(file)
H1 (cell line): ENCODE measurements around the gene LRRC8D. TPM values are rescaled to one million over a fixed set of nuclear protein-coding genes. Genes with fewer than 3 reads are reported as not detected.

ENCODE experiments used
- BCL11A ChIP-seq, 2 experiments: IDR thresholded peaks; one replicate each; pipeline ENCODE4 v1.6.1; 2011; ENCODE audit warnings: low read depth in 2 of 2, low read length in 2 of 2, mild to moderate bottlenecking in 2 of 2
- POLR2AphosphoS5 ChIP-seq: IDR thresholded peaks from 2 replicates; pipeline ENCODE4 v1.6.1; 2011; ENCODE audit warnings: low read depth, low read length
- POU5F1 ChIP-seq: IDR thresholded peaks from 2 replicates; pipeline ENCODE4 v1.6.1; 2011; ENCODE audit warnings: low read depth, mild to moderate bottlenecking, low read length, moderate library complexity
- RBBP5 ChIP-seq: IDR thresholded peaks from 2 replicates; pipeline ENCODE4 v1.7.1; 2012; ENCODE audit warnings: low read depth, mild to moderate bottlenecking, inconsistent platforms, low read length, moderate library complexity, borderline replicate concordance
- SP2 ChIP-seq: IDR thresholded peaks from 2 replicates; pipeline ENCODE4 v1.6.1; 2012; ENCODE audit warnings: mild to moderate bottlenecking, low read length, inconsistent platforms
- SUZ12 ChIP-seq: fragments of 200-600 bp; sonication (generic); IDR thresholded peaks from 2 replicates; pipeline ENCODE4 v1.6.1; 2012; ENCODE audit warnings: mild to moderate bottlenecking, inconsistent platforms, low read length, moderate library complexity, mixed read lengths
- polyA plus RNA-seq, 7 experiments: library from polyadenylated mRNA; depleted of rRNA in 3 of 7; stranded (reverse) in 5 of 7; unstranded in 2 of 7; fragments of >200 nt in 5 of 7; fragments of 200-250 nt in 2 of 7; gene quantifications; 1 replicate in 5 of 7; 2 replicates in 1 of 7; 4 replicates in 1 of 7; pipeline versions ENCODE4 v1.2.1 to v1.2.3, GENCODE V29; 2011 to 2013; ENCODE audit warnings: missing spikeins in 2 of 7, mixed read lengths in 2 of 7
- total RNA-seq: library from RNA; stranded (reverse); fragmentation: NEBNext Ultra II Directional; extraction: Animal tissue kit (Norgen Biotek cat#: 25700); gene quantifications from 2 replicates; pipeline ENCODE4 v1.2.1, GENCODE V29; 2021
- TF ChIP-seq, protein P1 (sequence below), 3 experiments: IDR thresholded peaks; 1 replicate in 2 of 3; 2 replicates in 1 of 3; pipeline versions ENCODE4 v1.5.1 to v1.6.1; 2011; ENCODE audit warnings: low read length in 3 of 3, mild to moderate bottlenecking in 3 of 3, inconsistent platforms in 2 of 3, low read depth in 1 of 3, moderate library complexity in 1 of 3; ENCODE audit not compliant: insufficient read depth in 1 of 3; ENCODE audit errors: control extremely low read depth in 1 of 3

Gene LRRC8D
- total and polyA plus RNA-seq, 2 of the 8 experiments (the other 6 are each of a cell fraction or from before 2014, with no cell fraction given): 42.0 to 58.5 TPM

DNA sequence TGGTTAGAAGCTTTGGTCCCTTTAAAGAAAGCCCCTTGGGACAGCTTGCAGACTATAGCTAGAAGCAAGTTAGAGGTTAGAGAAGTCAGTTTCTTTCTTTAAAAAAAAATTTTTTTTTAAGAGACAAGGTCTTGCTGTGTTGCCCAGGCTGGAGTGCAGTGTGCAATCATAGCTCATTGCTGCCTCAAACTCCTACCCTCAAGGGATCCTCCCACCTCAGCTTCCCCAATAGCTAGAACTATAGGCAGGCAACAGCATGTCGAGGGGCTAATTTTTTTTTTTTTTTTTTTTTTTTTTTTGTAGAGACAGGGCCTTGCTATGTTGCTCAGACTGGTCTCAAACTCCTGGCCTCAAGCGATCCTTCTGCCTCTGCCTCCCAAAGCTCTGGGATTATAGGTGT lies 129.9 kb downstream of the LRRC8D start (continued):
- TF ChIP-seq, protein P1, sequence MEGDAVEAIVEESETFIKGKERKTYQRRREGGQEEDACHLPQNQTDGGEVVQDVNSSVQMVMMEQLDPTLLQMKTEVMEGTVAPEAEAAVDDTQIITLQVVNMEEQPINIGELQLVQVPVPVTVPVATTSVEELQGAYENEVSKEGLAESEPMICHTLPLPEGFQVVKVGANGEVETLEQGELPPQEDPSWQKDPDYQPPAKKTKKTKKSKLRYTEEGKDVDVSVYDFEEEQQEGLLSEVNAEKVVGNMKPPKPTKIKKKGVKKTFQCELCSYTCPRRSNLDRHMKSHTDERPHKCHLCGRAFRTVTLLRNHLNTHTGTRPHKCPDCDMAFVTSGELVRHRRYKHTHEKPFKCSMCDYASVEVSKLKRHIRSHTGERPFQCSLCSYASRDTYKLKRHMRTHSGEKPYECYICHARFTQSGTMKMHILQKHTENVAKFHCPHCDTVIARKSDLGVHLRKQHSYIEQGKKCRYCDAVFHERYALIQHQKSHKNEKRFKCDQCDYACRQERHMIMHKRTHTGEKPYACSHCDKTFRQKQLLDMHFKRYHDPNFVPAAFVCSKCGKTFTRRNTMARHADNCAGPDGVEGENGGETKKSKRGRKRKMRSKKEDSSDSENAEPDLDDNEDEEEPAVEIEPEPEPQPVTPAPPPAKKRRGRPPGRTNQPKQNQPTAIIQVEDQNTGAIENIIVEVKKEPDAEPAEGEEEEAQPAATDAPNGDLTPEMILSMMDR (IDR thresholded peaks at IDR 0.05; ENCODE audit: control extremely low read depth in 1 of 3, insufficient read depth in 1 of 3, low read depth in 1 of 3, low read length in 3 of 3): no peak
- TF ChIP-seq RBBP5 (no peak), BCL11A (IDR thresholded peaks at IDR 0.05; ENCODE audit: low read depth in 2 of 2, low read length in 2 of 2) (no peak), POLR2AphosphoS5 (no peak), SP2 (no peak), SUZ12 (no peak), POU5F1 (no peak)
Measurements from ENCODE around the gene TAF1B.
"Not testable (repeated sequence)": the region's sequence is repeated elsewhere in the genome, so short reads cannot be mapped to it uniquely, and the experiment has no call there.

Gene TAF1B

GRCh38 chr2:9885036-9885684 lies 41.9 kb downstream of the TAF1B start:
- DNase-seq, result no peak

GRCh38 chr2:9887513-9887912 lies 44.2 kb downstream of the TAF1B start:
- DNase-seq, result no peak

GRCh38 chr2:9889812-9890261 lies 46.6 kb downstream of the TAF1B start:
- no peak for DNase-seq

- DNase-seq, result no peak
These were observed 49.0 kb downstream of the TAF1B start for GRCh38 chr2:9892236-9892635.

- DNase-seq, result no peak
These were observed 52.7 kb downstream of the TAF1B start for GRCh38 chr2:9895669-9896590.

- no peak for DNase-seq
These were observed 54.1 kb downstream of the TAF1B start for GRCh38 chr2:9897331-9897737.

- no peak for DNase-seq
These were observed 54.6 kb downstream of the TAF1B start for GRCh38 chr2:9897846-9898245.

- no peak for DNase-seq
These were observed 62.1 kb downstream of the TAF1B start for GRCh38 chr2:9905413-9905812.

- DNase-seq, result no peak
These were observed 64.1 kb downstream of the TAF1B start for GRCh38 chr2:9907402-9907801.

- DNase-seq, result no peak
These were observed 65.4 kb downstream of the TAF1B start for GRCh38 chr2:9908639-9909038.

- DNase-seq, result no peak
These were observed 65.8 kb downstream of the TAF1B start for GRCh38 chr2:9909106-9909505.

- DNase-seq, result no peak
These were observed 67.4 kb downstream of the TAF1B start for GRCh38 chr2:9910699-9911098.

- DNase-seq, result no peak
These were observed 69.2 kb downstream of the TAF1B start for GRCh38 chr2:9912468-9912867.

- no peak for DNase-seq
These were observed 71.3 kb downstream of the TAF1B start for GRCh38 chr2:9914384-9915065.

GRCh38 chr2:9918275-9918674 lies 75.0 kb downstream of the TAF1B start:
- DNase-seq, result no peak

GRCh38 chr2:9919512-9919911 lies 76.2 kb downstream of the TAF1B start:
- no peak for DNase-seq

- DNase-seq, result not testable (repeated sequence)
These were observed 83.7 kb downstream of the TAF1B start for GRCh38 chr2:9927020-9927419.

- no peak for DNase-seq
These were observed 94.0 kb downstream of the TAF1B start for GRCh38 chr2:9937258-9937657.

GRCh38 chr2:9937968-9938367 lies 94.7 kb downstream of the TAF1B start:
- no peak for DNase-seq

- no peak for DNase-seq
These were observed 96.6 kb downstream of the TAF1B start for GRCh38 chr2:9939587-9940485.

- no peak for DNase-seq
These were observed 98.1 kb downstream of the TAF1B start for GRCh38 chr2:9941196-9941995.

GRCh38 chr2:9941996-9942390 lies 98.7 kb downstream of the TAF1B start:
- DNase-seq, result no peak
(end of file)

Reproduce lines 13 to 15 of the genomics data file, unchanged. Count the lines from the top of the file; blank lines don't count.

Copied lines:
- total and polyA plus RNA-seq, 2 of the 8 experiments (the other 6 are each of a cell fraction or from before 2014, with no cell fraction given): 42.0 to 58.5 TPM

DNA sequence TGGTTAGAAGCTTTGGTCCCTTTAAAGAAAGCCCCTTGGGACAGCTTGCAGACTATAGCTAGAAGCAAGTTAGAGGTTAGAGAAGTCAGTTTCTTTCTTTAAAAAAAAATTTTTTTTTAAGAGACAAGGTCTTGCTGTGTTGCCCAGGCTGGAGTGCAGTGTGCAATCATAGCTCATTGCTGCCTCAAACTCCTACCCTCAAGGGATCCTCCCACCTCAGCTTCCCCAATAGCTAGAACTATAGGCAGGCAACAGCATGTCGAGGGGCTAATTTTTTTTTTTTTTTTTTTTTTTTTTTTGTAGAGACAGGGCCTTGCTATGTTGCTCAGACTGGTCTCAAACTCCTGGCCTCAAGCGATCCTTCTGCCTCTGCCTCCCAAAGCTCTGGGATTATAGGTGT lies 129.9 kb downstream of the LRRC8D start (continued):
- TF ChIP-seq, protein P1, sequence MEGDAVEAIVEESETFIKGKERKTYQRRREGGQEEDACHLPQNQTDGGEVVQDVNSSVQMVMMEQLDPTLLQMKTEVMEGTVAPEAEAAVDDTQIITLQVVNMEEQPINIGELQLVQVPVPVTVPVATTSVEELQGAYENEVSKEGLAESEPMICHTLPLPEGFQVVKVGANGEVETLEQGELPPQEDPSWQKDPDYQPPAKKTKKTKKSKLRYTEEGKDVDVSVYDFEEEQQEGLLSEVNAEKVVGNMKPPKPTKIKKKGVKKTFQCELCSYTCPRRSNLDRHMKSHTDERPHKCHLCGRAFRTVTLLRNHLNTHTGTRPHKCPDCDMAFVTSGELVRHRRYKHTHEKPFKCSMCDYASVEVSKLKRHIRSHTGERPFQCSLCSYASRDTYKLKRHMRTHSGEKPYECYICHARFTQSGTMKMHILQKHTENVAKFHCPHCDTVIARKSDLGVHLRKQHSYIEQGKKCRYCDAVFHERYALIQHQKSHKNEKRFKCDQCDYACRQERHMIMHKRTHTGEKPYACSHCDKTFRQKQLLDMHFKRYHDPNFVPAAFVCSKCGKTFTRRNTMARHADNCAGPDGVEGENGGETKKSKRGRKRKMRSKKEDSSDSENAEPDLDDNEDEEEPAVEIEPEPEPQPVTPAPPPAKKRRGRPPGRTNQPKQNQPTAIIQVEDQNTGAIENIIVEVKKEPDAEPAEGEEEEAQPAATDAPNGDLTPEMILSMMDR (IDR thresholded peaks at IDR 0.05; ENCODE audit: control extremely low read depth in 1 of 3, insufficient read depth in 1 of 3, low read depth in 1 of 3, low read length in 3 of 3): no peak